Biting and Stinging Pests

Bee

Bee
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Bees can get into the house by crawling into spaces less than half their size. Too bad it isn't as easy to rid yourself of the bees as it is for them to get in. They can squeeze in burrow themselves and create nests inside walls, and insecticides and professional exterminators can get expensive and messy very quickly. Before starting the process be sure you know what type of bees you are dealing with, different bees can and will react differently.

Wasp and bees are considered pests because of their ability to sting. Wasps, in particular, can become a problem in autumn when they may disrupt many outdoor activities. People often mistakenly call all stinging insects "bees". While both wasps and bees live in colonies ruled by queens and maintained by workers, they look and behave differently. It is important to distinguish between these insects because different methods may be necessary to control them if they become a nuisance.
Wasps have a slender body with a narrow waist; appear smoothed-skinned and shiny. Yellow jackets, bald-faced hornets, and paper wasps are the most common types of wasps.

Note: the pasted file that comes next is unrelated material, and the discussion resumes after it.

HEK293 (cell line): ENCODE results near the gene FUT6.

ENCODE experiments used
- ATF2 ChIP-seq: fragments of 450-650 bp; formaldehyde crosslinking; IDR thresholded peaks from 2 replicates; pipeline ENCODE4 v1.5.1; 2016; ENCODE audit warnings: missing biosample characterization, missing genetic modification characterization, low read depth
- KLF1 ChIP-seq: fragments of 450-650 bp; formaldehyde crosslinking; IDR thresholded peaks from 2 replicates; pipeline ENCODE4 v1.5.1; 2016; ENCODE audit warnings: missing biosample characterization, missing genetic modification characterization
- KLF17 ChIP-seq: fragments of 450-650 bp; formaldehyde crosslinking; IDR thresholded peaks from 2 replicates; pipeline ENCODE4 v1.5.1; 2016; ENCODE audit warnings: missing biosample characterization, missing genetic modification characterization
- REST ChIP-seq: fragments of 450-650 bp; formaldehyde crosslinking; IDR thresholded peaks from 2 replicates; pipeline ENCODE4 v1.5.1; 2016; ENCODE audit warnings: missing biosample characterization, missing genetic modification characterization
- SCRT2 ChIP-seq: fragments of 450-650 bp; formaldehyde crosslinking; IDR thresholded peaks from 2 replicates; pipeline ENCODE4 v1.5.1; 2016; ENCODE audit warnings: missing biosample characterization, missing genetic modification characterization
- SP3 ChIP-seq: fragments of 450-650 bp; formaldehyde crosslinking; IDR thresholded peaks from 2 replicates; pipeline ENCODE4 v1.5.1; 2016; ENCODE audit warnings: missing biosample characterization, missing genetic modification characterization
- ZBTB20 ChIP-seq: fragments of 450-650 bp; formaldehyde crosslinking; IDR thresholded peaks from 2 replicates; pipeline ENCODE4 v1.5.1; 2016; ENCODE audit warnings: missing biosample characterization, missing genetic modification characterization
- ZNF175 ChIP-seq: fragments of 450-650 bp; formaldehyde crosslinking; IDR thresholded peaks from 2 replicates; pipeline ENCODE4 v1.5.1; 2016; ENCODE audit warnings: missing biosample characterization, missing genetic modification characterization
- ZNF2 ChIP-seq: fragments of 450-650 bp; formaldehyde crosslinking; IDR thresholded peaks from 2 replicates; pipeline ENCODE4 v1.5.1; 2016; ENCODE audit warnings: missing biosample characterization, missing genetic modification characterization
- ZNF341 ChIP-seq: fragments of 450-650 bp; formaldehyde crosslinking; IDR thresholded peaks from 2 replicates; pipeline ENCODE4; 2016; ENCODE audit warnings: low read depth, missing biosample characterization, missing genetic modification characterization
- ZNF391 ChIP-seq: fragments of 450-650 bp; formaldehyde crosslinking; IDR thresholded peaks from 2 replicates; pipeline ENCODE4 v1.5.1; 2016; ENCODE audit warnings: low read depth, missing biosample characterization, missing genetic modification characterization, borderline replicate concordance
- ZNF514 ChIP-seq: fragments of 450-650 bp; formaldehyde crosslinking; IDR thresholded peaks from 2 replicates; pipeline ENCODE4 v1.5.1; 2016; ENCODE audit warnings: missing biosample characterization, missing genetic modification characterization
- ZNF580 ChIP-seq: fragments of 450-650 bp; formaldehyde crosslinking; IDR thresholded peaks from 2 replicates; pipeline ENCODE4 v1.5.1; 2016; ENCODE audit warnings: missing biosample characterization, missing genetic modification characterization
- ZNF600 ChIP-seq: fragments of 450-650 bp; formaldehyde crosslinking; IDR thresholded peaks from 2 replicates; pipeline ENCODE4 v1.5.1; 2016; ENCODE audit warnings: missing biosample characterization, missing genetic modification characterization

Bees are hefty-bodied and very hairy compared too wasps and Bees are important pollinators.
Both wasp and Bee colonies die in the fall with only the newly produced queens surviving the winter. The new queens leave their nests during late summer and mate with males. The queens then seek out overwintering sites, such as under loose bark, in rotted logs, under siding or tile, and in other small crevices and spaces, where they become dormant.

Wasps sting repeatedly, but bees sting only once because bees have a barbed stinger that remains in the victim's skin. When the bee moves or is brushed away, the stinger is pulled from the bee's body along with the venom sac, which continues to pump venom into the victim. The bee dies after this one sting.